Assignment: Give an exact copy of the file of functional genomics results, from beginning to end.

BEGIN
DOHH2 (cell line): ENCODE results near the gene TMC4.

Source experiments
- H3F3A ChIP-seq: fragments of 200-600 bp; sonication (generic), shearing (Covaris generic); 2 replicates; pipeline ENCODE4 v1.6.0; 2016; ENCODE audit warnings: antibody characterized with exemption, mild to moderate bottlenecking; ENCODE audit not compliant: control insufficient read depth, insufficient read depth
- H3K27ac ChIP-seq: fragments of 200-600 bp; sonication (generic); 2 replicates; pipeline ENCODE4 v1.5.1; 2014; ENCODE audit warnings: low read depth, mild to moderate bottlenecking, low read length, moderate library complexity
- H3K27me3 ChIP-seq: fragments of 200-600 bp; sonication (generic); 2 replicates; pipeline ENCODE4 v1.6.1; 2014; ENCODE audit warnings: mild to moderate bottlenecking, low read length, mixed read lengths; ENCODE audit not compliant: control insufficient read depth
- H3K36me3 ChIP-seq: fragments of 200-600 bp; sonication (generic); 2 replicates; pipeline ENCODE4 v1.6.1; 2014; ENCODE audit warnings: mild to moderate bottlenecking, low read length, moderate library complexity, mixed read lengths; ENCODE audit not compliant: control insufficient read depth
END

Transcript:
DOHH2 (cell line): ENCODE results near the gene TMC4.

Source experiments
- H3F3A ChIP-seq: fragments of 200-600 bp; sonication (generic), shearing (Covaris generic); 2 replicates; pipeline ENCODE4 v1.6.0; 2016; ENCODE audit warnings: antibody characterized with exemption, mild to moderate bottlenecking; ENCODE audit not compliant: control insufficient read depth, insufficient read depth
- H3K27ac ChIP-seq: fragments of 200-600 bp; sonication (generic); 2 replicates; pipeline ENCODE4 v1.5.1; 2014; ENCODE audit warnings: low read depth, mild to moderate bottlenecking, low read length, moderate library complexity
- H3K27me3 ChIP-seq: fragments of 200-600 bp; sonication (generic); 2 replicates; pipeline ENCODE4 v1.6.1; 2014; ENCODE audit warnings: mild to moderate bottlenecking, low read length, mixed read lengths; ENCODE audit not compliant: control insufficient read depth
- H3K36me3 ChIP-seq: fragments of 200-600 bp; sonication (generic); 2 replicates; pipeline ENCODE4 v1.6.1; 2014; ENCODE audit warnings: mild to moderate bottlenecking, low read length, moderate library complexity, mixed read lengths; ENCODE audit not compliant: control insufficient read depth